The underlying strategic elements in the management of British colonial banking : with emphasis upon the West Indian chartered banks and particularly the colonial bank between 1836-1856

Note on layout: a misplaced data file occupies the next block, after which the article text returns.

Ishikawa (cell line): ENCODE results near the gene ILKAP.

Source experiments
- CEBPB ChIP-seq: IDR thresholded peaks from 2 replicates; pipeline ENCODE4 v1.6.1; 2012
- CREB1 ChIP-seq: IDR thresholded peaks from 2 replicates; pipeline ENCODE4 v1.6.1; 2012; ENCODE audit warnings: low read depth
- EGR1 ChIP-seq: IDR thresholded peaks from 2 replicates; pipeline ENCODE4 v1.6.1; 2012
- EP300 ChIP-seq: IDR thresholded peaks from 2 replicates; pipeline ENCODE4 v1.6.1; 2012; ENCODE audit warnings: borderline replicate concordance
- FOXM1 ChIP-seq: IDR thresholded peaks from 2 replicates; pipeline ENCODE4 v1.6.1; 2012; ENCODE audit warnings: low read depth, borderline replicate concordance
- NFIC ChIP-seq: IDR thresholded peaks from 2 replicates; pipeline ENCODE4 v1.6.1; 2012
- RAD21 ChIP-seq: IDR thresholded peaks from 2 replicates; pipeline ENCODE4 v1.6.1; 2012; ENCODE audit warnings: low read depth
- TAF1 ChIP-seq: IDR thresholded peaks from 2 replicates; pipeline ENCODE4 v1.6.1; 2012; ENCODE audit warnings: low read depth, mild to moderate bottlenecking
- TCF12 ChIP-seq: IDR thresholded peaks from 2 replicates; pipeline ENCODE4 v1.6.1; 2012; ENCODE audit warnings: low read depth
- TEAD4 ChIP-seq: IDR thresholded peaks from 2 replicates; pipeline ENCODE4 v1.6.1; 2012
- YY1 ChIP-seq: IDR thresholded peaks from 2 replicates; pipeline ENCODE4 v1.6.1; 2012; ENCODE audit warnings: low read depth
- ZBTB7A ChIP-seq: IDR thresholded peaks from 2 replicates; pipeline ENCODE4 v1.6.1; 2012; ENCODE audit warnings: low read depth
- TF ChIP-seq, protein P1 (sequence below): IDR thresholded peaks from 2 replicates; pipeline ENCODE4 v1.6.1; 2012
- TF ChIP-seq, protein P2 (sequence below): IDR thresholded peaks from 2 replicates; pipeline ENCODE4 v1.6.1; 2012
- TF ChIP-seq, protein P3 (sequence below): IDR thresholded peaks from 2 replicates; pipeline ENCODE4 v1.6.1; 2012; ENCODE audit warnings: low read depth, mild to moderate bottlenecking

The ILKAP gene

The following pages are an in-depth study, based upon original sources, into the management of colonial banking companies-- hitherto given relatively minimal coverage in the literature. Their focus is on the underlying strategic opportunities, threats, strengths, and weaknesses of five West Indian colonial banking companies between 1836-1856. The growth of a moneyed economy after the abolition of slavery had given rise, for example, to increased opportunities for discounting, buying and selling bills on London, and intercolonial money transfers. These opportunities however were not without risks such as the speculative and highly vulnerable nature of colonial commerce, the anomalous state of the colonial currency and the ignorance and even prejudices of the colonists as well as those in both the home and colonial government. Particular attention was paid to the strengths and weaknesses endowed by a Royal charter, such as limited liability, the right to issue bank notes, or minimum paid-up captal requirements, etc. Another chapter was devoted to the strengths and weaknesses of multi-branch banking. While synergistic strengths appeared to exist for certain operations, there were clearly diminishing returns in net revenue from an increasingly larger network. This was particularly the case for operations outside the British Empire. Further attention was focused on the strategic control the formal corporate hierarchy, information flows, and the accounting system gave directors over disclosures of bad debt for dividend purposes, for tax purposes, and to instill confidence in the shareholders and the general public. Finally, the last chapter discussed the human strengths and weaknesses, including the inherent weaknesses in the control systems which encouraged various frauds.